The riches are in the niches

By Nina Kaufman, Esq.

How many times do you need to hit yourself in the head with a hammer before you get the lesson?

Over the years, it took me several times … and several different hammers … to identify my niche market (“sweet spot”) and stick with it.

One nasty hammer was a landlord/tenant matter that my then-law partner and I took on. The client owned a building and was trying to rid it of non-paying tenants. So if owning a building was his business, that made him a small business owner, right?

Not exactly.

Certainly not the kind of small business owner who was in our sweet spot.

We didn’t know the Landlord/Tenant Court rules. We didn’t know the building regulations. We had to spend hours and hours of extra time (which we couldn’t charge for) trying to get up to speed. Every step we took got us deeper into quicksand.

Ultimately, we got the result the client wanted, but that didn’t make it a success. The client was upset with the lengthy delays. We were upset with the thoroughly-eroded profit margin. Lesson learned.

By focusing on your business sweet spot, you complete jobs faster. Quality is higher. Costs are lower. Customers are happier. Risks decrease. Profits increase.

I understand that the economy can be challenging. The siren call of dollar signs can make you lose sight of the long-term costs of taking on clients you don’t serve optimally. Rather than see it as limiting your options, envision it as providing “exclusive” service to a particular market.

Here’s how:

Create your ideal client profile: Consider marketing-related demographics, like age, income, employment status, and gender. But also include subjective assessments such as personality type, communication style, and organizational skills, to identify customers you can work with well.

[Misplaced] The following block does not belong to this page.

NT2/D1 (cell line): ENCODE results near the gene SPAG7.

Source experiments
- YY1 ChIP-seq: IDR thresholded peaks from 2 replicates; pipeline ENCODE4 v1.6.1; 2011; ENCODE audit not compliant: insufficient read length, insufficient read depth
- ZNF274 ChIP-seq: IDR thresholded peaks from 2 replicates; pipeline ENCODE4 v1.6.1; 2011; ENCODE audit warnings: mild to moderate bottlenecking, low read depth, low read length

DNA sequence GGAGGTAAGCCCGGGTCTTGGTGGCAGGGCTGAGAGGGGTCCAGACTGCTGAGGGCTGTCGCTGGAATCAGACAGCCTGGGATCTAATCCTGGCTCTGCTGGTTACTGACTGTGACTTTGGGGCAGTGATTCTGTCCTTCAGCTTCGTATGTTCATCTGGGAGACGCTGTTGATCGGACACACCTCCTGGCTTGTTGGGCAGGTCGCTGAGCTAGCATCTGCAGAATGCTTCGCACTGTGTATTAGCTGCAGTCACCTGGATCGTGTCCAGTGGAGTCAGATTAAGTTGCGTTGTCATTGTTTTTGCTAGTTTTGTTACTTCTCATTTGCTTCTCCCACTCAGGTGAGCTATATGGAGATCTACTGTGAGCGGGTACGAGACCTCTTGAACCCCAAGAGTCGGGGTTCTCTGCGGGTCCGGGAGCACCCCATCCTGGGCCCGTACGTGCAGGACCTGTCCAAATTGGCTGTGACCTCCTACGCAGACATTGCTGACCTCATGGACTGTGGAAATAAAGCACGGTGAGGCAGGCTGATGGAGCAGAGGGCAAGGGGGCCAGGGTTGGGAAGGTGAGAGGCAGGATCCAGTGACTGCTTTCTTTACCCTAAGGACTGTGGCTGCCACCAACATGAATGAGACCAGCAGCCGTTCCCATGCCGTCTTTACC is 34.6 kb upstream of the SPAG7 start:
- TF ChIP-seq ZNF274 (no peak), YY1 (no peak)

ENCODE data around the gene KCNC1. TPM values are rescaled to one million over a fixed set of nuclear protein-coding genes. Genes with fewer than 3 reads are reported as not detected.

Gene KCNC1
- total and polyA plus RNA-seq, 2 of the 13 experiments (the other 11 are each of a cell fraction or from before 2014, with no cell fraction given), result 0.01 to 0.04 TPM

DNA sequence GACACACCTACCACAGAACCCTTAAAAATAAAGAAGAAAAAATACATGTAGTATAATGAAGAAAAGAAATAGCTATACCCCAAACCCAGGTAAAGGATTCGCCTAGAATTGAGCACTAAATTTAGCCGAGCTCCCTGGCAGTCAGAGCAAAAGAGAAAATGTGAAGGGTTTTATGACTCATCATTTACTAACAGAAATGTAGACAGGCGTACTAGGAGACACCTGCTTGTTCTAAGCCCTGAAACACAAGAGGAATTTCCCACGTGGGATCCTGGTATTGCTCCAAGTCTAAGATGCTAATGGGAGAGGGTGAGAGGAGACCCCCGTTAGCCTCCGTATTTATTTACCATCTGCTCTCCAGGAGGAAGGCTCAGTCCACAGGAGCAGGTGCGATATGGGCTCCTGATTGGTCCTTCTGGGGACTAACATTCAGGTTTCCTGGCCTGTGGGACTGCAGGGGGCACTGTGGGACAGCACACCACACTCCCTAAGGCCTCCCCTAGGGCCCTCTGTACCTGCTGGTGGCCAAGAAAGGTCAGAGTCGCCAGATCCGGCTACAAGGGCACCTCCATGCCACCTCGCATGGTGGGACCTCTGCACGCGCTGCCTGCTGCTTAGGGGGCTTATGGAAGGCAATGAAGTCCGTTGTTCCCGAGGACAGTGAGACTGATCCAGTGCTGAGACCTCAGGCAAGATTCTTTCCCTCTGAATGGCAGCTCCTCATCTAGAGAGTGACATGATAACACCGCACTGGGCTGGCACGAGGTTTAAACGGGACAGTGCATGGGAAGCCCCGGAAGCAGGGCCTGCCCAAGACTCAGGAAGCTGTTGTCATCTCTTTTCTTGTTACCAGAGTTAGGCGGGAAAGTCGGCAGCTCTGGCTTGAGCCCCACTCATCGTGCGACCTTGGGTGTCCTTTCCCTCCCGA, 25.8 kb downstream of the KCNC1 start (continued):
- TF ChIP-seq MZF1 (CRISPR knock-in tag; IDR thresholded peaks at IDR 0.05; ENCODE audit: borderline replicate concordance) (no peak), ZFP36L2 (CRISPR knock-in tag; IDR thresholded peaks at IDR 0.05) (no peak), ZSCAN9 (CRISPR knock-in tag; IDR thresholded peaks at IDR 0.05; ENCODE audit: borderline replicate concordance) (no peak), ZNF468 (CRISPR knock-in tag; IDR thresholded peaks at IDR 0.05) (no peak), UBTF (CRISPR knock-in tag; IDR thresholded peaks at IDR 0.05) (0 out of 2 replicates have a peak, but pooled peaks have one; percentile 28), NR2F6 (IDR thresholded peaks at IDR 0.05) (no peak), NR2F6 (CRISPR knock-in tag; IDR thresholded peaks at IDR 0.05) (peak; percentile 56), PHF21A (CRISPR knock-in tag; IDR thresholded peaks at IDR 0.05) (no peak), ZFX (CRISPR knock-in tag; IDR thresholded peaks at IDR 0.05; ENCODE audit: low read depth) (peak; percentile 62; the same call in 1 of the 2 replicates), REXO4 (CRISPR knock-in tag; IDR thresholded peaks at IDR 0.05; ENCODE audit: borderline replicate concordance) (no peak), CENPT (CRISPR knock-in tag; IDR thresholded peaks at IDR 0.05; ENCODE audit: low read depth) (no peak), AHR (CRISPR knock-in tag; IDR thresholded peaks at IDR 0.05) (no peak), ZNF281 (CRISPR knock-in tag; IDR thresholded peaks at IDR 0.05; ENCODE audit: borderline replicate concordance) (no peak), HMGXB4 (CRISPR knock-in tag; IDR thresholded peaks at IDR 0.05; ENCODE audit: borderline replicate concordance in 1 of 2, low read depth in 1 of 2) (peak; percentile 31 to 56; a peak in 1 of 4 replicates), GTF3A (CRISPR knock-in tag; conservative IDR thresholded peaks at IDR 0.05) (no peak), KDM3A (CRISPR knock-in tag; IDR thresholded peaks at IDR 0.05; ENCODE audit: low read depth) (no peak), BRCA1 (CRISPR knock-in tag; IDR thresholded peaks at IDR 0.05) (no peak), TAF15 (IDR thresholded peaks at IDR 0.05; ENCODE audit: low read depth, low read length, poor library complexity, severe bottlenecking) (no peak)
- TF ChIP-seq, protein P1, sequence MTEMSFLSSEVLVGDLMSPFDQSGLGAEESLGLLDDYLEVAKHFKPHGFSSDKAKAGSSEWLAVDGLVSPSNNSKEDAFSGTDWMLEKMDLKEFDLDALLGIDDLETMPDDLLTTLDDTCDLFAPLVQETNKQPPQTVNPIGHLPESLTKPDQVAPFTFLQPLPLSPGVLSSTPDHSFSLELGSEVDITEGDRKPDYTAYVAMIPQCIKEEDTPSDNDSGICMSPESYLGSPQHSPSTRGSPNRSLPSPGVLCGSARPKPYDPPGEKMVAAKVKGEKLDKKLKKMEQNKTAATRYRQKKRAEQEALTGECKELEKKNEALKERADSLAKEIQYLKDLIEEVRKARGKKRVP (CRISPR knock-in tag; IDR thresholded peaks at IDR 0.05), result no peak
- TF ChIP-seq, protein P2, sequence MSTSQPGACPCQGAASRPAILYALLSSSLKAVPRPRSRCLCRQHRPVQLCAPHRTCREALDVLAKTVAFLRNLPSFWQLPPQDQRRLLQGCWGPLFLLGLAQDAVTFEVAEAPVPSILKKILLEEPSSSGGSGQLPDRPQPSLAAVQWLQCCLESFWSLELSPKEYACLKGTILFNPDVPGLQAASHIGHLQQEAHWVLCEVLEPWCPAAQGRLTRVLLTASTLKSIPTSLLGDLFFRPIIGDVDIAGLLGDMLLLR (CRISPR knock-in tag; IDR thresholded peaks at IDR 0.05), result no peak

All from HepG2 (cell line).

Fine tune your message: Reassess the way you communicate and the words you use. Use your client’s language. As the old advertising maxim goes: “Customers don’t want a ¼-inch drill. They want to make a ¼-inch hole.” Speak to the pain your client is having and how your business solves it.

Stay disciplined. There will always be temptations to expand your niche area. Ignore them … until you have a finely-tuned process to serve your first niche. Otherwise, you’ll be all over the place with your offerings. Paradoxically, the wider you cast your net, the more diluted your message will be … and the fewer “fish” you’ll attract. Instead, remain in your sweet spot doing what you do best.

When you become known as the “go-to” company for __________________ [fill in your niche], you’ll find ever-greater success. And that leads to the Holy Grail of profitable repeat clients.

TIP: If 80% of your revenue comes from 20% of your clients, you don’t need to increase sales to the other 80% of your customers. You need to find more customers like those 20%.

You deserve to be paid, protected, and prosperous. Kaufman Business Law can help get you there. Watch this short video to find out how.